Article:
Although they do have a perfect, obscure kanji for it.

The Internet has shown us that sometimes we don’t all agree on colors. Whether it’s strawberries that look red but really aren’t, or a certain dress whose color no one can agree on, our eyes and brains can get confused pretty easily.

And now Japanese Twitter is having another color disagreement, but this time it’s not about what color everyone sees, but what they call it. Twitter user @Hyouhonbako posted this and immediately got hundreds of replies:

“This color has agonized me forever.
There are some who call it ‘green’ and some who call it ‘blue.'”

What? That’s easy. It’s obviously… well, now that I take another look at it, I suppose it does kind of look a little…. Nah, it’s got to be the other color. Yeah, definitely… although, it does have a bit of a hue of the other one to it….

Japanese Twitter was just as torn. Here’s some replies from confused netizens:

▼ Some were quick to call it “emerald green,”
which is what these shimmering spots in the water are referred to as.

▼ Someone else thought it look like this obscure Japanese color: byakugun-iro.
Go ahead and break out that word for some bonus points in Japanese class.

▼ “There’s a ‘Super Saiyan Blue’ transformation on the recent Dragon Ball.
I thought it looked more green though, so seeing this thread makes me happy!”

▼ And others were just generally unhelpful.
The text translates to “it’s red.”

Of course, the problem here is exacerbated by the fact that Japanese already has a linguistic quirk when it comes to green and blue. The same word (ao) is often used to describe both.

The blue sky? That’s ao. The green traffic light? Ao. The blue ocean? That’s ao too. Green leaves? Definitely ao.

The few times that the two are differentiated is when it comes to nature. Forests and the like are usually considered to be midori (“green”). You can see how this discrepancy can be confusing with this tweet made in reply to the original one:

“Whenever my friend tells me to buy the ao-colored trash bags,
I always buy the midori-colored ones too just in case, haha.”

Also, while some of us may just say the color is “turquoise” and call it a day, that’s not a color word used often in Japanese. A few posters mentioned it as a possibility, but they were in the vast minority. Here’s a post to give some insight into that “cultural color” difference:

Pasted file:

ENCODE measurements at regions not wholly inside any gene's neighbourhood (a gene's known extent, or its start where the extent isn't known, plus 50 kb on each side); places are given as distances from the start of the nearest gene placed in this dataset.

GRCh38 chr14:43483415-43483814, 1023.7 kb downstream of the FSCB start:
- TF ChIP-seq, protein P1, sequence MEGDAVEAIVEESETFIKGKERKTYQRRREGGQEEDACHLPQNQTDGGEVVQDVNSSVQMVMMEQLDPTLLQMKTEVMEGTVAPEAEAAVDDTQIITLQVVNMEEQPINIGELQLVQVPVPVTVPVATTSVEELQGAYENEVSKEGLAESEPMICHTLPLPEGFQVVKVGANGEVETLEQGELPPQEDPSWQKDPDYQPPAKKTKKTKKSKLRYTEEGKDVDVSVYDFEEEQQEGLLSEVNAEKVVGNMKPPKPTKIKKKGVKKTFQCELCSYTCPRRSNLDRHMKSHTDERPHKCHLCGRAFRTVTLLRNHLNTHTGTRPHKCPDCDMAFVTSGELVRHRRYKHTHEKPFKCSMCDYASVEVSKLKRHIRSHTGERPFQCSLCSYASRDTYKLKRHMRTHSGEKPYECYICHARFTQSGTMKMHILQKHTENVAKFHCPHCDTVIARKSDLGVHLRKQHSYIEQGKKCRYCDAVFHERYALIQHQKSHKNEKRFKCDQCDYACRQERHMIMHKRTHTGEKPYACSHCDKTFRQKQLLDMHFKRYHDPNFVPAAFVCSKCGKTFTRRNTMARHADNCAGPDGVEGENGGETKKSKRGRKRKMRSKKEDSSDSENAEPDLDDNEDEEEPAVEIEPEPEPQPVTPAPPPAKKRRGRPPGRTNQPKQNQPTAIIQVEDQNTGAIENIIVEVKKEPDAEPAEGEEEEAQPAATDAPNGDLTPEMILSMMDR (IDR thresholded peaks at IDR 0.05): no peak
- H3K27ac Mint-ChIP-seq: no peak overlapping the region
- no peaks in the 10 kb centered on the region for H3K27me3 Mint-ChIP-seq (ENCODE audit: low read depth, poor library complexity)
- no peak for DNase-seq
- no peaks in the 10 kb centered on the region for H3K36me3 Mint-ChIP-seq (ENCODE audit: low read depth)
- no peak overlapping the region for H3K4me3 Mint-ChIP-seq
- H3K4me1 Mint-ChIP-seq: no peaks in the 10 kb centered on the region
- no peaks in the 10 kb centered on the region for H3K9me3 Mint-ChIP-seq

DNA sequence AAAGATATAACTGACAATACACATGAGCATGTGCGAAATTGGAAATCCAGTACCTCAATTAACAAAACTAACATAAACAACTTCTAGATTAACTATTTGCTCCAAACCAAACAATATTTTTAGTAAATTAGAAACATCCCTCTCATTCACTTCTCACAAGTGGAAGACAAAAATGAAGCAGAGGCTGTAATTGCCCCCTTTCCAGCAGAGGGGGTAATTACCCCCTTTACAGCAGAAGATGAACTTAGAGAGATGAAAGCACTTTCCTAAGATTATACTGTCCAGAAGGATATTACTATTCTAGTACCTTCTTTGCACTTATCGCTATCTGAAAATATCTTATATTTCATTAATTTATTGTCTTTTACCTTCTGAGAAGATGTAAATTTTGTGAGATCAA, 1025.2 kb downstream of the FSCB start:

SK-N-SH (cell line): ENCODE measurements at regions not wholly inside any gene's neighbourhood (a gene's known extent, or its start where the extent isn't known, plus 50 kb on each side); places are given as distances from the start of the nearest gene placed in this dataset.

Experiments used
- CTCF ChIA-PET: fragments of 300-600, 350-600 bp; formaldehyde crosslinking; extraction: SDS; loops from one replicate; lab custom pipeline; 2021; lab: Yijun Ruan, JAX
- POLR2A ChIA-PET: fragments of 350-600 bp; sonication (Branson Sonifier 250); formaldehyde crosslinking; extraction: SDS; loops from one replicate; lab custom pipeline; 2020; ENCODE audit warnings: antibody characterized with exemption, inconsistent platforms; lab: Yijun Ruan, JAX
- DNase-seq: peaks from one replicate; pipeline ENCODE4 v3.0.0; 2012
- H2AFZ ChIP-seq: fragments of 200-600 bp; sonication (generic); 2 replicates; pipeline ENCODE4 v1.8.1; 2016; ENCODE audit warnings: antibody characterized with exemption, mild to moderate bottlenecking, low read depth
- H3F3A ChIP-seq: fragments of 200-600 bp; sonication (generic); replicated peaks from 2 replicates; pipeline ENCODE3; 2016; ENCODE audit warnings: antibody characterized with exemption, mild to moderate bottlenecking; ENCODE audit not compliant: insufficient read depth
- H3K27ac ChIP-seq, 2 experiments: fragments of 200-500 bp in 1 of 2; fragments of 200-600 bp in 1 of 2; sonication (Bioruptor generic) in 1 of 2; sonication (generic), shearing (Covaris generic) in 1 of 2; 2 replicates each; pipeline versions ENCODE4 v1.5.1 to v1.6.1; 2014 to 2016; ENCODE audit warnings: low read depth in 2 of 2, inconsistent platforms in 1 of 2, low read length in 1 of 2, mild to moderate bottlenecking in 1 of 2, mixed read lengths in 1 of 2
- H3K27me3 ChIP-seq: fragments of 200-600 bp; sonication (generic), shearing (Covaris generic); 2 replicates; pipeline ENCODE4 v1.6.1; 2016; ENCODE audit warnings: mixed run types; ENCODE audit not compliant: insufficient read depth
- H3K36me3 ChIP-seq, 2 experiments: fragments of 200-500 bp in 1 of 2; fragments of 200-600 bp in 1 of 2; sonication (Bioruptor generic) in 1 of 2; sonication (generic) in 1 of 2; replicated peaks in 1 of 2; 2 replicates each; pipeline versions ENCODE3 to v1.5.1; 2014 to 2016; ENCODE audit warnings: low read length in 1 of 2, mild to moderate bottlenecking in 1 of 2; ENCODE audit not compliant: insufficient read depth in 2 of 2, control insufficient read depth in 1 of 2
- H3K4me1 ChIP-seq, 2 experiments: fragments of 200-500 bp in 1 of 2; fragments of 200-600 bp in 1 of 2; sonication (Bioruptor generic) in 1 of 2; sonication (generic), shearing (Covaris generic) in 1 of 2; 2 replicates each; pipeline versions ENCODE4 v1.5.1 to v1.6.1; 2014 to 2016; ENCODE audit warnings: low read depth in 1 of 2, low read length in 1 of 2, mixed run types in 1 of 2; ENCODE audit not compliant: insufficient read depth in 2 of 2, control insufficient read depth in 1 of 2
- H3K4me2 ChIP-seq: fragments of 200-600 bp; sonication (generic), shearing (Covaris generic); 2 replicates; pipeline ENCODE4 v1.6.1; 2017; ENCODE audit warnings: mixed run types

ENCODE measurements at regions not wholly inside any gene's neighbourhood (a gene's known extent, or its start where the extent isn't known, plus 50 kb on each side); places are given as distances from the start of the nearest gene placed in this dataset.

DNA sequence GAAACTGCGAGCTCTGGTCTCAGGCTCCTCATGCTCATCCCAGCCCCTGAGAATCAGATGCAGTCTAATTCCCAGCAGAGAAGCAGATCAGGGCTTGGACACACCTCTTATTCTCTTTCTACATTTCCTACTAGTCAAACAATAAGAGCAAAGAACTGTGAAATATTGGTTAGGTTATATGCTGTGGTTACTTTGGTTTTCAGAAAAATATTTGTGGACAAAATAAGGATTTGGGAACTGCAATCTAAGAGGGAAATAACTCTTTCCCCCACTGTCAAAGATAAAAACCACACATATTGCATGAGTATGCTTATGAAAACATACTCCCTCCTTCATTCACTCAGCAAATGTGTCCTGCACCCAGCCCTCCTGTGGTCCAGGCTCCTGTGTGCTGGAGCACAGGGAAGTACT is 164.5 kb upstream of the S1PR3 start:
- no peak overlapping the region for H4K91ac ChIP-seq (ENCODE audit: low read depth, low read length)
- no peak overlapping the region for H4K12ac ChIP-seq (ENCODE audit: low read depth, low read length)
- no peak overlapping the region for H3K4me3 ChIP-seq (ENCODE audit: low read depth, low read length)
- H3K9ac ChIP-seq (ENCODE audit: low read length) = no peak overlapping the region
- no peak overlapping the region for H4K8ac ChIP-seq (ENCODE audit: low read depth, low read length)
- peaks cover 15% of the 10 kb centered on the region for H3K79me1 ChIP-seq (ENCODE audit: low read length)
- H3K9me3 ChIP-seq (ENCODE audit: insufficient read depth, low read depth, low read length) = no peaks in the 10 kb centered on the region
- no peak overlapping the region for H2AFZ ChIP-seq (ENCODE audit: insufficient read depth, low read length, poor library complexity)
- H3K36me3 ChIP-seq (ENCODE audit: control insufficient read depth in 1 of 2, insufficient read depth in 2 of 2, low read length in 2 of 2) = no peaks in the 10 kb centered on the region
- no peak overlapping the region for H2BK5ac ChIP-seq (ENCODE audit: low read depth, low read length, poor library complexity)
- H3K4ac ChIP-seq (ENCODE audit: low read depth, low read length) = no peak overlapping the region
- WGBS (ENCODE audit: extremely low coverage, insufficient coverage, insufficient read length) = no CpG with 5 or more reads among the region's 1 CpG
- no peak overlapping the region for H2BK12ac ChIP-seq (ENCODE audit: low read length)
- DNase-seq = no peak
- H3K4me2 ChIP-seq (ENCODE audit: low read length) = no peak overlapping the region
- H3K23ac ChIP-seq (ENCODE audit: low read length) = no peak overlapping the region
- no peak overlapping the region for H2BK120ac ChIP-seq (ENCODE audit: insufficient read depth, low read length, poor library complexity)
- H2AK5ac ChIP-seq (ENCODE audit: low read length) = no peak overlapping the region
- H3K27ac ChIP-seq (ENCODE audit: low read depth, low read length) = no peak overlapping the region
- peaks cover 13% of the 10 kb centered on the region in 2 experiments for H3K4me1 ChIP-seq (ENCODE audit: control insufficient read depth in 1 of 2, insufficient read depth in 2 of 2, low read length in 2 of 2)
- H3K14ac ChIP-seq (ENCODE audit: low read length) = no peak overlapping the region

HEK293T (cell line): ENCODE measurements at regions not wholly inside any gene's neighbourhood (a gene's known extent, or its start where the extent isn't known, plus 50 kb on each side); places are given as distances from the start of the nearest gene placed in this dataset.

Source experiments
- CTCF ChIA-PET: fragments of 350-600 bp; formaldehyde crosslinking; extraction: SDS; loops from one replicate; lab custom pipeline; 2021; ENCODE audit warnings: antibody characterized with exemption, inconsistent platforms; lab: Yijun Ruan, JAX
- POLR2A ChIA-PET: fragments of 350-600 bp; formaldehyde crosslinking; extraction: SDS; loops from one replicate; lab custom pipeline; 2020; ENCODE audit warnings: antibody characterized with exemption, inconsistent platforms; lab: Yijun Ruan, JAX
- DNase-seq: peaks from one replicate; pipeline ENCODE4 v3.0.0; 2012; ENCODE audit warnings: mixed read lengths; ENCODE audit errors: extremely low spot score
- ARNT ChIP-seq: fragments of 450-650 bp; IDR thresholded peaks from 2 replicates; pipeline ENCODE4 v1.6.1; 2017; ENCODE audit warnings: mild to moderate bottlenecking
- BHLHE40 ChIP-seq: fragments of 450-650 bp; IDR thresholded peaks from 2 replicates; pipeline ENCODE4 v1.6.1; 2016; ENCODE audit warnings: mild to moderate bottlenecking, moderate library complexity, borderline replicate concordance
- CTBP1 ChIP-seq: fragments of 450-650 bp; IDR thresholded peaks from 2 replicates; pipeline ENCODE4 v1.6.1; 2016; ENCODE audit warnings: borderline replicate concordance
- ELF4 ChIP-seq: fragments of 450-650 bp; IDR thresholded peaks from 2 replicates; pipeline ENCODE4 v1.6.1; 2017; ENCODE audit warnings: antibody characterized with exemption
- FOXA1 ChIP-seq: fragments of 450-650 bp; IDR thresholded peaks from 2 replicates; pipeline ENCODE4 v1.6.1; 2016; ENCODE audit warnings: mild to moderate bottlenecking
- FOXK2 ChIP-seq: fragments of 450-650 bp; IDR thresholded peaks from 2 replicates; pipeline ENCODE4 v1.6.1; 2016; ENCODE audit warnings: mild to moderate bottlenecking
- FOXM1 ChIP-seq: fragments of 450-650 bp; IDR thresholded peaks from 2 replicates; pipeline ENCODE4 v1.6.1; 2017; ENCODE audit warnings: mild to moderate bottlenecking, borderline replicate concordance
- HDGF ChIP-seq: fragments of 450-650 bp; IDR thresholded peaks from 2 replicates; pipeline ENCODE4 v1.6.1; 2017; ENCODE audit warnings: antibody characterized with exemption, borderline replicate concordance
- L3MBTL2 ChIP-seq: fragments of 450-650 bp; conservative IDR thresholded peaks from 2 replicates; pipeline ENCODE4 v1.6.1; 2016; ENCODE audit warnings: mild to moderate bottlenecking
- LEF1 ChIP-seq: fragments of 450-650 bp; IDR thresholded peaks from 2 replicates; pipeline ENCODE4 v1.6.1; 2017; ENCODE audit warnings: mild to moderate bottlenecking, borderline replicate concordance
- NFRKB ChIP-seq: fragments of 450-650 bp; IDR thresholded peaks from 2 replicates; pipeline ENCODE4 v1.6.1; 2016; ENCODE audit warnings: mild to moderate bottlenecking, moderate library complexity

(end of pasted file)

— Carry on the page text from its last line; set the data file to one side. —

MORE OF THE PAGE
“This is turquoise. I’ve heard that in the West,
turquoise is a basic color, which is different from Japanese culture.”

But still, confusing colors and linguistic lamentations aside, that didn’t stop some netizens from attempting to use science to figure out if the color was closer to “blue” or “green.”

▼ The original poster used an app to try and analyze it, and even though more
“greens” than “blues” came up, it’s pretty clear the app doesn’t know what to call it.

“It’s closer to green!!”
Hmm, I guess, but it looks pretty halfway between both to me.

▼ Or when science fails, just take a vote and go with that!
(Top: midori/green, middle: ao/blue, bottom: other)

In the end it seems like the majority felt better off calling it midori (“green”), but there was one reply that I think is by far the best of them all:

“Just call it 碧 instead.
That kanji can be read as either
ao or midori.”

We’ve seen before that a single kanji can be read many different ways, and while usually that’s annoying to memorize, here it works perfectly. If you see the color as more blue, great, read the kanji as ao. If you see it as more green, great, read it as midori. Same color, same kanji, different readings. Thank you, incredibly obscure kanji.

▼ After you impress your Japanese teacher by knowing byakugun-iro,
be sure to surprise them by using this kanji in a writing assignment too.

Now if we could just figure out how many shades of blue are on that piece of paper, all of our blue-colored worries would finally be over.

Source: Twitter/@Hyouhonbako via My Game News Flash
Images: ©SoraNews24